Prelude to the Easter Rising of 1916

Prelude to the Easter Rising of 1916
The Signatories of the Proclamation

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Saturday, June 15, 2013

Members of the Eighteenth Dáil - Frank Cluskey

Frank Cluskey

Frank Cluskey (8 April 1930 – 7 May 1989) was an Irish politician and leader of the Irish Labour Party from 1977 to 1981.
Cluskey was born on 8 April 1930 in Dublin. He worked as a butcher and then joined the Labour Party. He quickly became a branch secretary in the Workers' Union of Ireland. At the 1965 general election he was elected as a Labour Party Teachta Dála (TD) for theDublin South–Central constituency. In 1968 he was elected Lord Mayor of Dublin. In 1973 he was appointed Parliamentary Secretaryto the Minister for Social Welfare, Brendan Corish. He introduced sweeping reforms to the area while he held that position. He played a leading role in initiating the EU Poverty Programmes.
The Fine Gael–Labour Party coalition was defeated at the 1977 general election resulting in the resignation of Brendan Corish as Labour Party leader. Cluskey was elected the new leader of the Labour Party. In 1981, the Labour Party entered into a coalition government with Fine Gael. However Cluskey had lost his seat in Dáil Éireann at the 1981 general election and with it the party leadership. He was appointed on 1 July 1981 as a Member of the European Parliament (MEP) for Dublin, replacing Michael O'Leary, who had resigned the seat after succeeding Cluskey as Labour leader.
The coalition government fell in January 1982 over a budget dispute, and Cluskey was re-elected to the Dáil at the February 1982 general election. When the coalition returned to office after the November 1982 election, Cluskey was appointed as Minister for Trade, Commerce and Tourism. He then resigned from the European Parliament, to be replaced by Brendan Halligan.
On 8 December 1983 he resigned as Minister due to a fundamental disagreement over government policy about the Dublin Gas Company. He retained his Dáil seat in the 1987 general election.
Following his re-election his health deteriorated. He died on 7 May 1989 after a long battle with cancer.

Members of the Eighteenth Dáil - Michael O'Leary

Michael O'Leary
Michael O'Leary (8 May 1936 – 11 May 2006) was an Irish politician and barrister. He was Minister for Labour and while leader of the Labour Party became Minister for Energy and Tánaiste. He later became a member of the Fine Gael party.
Born in Cork, the son of a publican, O'Leary was educated at Presentation College, University College Cork, Columbia University, New York and King's Inns. On returning to Ireland, he became involved in Labour politics and was employed as Education Officer for theIrish Transport and General Workers' Union (ITGWU). In this rôle he was instrumental in establishing the Universities Branch, affiliated to Dublin North-Central Constituency, bringing together Dublin University Fabian Society and University College Dublin Labour Party students.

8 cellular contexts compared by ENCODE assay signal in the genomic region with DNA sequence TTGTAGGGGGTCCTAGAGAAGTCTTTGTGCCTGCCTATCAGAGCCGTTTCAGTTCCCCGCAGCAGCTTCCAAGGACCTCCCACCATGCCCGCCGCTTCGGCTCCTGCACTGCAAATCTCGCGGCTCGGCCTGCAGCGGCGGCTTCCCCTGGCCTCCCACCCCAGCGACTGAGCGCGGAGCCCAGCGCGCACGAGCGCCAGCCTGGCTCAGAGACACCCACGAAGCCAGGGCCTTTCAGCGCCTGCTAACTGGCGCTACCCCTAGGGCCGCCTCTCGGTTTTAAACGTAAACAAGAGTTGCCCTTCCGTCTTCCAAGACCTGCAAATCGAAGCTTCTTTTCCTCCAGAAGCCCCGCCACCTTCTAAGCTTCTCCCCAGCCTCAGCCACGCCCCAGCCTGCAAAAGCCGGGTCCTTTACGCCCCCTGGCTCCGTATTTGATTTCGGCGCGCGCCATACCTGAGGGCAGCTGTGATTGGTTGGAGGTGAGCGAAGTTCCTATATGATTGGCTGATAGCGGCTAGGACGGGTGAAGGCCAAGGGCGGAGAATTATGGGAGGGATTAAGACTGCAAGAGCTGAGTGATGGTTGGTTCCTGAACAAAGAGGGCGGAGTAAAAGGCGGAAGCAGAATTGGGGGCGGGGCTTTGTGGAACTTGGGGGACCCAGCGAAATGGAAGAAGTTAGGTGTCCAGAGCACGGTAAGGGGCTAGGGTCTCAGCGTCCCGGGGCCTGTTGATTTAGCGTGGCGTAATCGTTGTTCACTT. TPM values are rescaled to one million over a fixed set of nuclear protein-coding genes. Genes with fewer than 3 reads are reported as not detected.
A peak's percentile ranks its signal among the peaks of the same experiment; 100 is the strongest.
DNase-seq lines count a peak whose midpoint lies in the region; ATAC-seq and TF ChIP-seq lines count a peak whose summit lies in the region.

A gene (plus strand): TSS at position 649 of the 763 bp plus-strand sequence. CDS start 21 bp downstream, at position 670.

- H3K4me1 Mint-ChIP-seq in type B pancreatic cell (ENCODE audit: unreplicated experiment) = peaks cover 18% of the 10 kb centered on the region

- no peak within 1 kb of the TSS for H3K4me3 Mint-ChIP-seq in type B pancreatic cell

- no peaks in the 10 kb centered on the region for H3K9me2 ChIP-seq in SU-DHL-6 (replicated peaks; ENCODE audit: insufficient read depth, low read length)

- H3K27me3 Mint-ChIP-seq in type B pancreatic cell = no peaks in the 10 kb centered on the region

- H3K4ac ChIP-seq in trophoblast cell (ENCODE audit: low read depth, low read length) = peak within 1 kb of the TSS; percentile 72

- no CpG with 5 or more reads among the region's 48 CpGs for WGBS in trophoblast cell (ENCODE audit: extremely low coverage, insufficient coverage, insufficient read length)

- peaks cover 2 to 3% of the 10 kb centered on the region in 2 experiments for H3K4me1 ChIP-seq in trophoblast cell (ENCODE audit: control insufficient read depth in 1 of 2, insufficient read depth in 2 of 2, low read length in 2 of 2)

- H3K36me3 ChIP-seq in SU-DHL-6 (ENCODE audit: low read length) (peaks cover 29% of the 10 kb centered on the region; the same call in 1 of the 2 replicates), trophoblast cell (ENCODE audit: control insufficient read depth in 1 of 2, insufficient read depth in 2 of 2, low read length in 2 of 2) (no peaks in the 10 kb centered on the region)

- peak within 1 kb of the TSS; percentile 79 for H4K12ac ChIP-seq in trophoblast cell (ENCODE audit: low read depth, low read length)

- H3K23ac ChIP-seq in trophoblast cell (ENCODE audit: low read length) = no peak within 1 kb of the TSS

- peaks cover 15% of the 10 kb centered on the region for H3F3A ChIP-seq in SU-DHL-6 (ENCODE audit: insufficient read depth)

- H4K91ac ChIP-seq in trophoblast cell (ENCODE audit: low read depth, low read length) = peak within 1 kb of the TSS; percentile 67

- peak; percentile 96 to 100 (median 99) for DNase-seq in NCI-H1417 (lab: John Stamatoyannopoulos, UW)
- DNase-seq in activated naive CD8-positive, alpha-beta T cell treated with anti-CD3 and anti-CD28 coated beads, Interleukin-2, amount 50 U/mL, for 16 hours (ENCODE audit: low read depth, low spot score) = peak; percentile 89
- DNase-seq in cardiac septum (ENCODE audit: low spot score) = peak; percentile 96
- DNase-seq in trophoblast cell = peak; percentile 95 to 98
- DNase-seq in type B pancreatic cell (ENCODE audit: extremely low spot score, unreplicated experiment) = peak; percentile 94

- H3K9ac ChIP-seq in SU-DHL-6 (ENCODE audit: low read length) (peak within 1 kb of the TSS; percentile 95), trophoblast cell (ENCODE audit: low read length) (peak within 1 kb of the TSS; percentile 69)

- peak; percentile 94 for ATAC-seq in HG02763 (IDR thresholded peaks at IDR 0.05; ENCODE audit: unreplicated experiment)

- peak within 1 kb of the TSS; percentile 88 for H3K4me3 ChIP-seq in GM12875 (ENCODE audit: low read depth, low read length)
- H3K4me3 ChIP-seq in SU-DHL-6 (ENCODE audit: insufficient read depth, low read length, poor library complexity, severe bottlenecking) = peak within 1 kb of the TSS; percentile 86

O'Leary was first elected to Dáil Éireann as a Labour Party Teachta Dála (TD) for Dublin North–Central at the 1965 general election. His agent was Bob Mitchell, Chairman of Dublin University Fabian Society, who could claim credit in a dirty campaign for picking up transfers to squeeze out the Labour Party front-runner on the 11th Recount.
When first elected to the Dáil, O'Leary encouraged the Labour Party to take a more left-wing stance in its policies. He was initially strongly opposed to the idea of a coalition with Fine Gael but after the 1969 general election he believed that there was a need for a new approach. When the Labour Party and Fine Gael formed the National Coalition government following the 1973 general election he was appointed Minister for Labour.
In 1977, he was narrowly defeated by Frank Cluskey for the leadership of the party. Cluskey resigned as Labour Party leader when he lost his Dáil seat at the 1981 general election and O'Leary was elected unanimously to succeed him. In the 1979 European Parliament election O'Leary was elected to the European Parliament for the Dublin constituency.
In the short-lived Fine Gael–Labour Party government of 1981 to 1982, O'Leary became Tánaiste and Minister for Energy. Shortly after the government defeat at the February 1982 general election he resigned as leader of the Labour Party and joined Fine Gael, subsequently being elected a TD for that party in the Dublin South–West constituency at the November 1982 general election. He was kept out of cabinet office by his former Labour colleagues.
In 1985, O'Leary introduced a private member's bill on divorce which forced the government into holding the 1986 divorce referendum.
When the Progressive Democrats were formed in 1985 he considered joining.
He did not contest the 1987 general election and afterwards he moved back to Cork and practised as a barrister. He unsuccessfully contested the 1992 general election in Cork North–Central and received about 2% of the valid poll. He was elected as a Fine Gael member of Cork City Council at the 1991 local elections.
He was appointed a District Court judge in 1997 by the Fine Gael–Labour Party–Democratic Left coalition government.
O'Leary died in France in May 2006 following a drowning accident in a swimming pool. He was on holiday, having retired as a judge just days earlier.

Members of the Eighteenth Dáil - Luke Belton

Luke Belton (9 August 1918 – 18 June 2006) was an Irish Fine Gael politician.